Johanna Garth said...

This is the most inspiring writer post I've read in a long time. I'm somewhere in the middle of the journey and your words reminded me that my alligator hide still needs to be thicker AND also not to ever give up. Thank you for that!!

Alex J. Cavanaugh said...

Wow, what a ride. That was one long roller coaster. Sometimes the dream - and the road to the dream - isn't how we planned it.

Karen Kelley said...

Thanks so much for your kind words Johanna! Sometimes the truth is the best inspiration. Life will always be a learning experience. I don't think I'd have it any other way.

Alex, it's still a roller coaster ride! LOL But you're so right. Every time I zig, I end up zagging instead!

Mark Koopmans said...

Wow, fantastic interview and what a story, Karen.

If you haven't already written a memoir, it's all there for the writing - as long as you have fun doing it:)

Cheers, Sia :)

~Sia McKye~ said...

Johanna-I thought it was inspiring too. When one is offered a contract the thought is I'm in. That's not always the case. I've had some good friends that have struggled for years, and like Karen here, get a contract and the line goes defunct or another editor comes on who isn't enamored of their stories. Talk about a slap in the face. Not mention the slash in income. Disheartening. I'm glad Karen addressed that here.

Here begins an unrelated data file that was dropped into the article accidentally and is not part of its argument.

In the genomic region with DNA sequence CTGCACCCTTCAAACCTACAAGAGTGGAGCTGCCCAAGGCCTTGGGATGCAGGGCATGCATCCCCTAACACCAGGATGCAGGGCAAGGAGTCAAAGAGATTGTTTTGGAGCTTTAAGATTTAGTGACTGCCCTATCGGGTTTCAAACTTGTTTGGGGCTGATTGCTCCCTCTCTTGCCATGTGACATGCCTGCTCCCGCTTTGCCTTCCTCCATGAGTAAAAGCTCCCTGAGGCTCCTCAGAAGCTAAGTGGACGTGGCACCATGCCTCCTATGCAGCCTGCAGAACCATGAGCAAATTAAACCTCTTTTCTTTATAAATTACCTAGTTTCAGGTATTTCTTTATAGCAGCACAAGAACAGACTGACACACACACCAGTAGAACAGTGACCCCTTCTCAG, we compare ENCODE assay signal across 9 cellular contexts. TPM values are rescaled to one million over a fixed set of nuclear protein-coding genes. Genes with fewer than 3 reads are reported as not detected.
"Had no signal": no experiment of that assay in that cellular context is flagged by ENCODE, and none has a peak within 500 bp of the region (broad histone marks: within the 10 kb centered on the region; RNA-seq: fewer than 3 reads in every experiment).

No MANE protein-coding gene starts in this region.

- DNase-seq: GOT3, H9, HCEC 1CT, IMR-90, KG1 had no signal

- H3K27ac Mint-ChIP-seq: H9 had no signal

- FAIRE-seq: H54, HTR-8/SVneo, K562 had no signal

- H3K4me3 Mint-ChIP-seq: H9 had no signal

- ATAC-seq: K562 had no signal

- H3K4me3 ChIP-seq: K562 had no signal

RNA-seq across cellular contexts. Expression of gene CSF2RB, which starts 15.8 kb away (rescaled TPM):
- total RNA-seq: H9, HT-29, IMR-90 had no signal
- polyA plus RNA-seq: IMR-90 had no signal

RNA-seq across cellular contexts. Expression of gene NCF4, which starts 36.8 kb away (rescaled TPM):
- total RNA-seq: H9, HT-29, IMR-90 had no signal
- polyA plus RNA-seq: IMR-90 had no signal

That's where believing in your abilities and committed comes into play. :-)

~Sia McKye~ said...

Alex, what do they say, another quote, the best laid plans of mice and men? I think the secret is being adaptable and working with the path shown.

Mark--Aloha! Certainly inspiring enough for a memoir, isn't it? Enjoying the writing process, how very true.

Karen you mentioned writing the story you want. I think that's a matter, not of ignoring good craft writing but more, in my opinion, of putting away the inner editor/critic while writing. Letting the story flow. Sometimes trying to write with your editor/critic hat on dams up the words and the creativity. I know it has for me. I do much better just writing the story my characters are demanding and having fun along the ride. :-)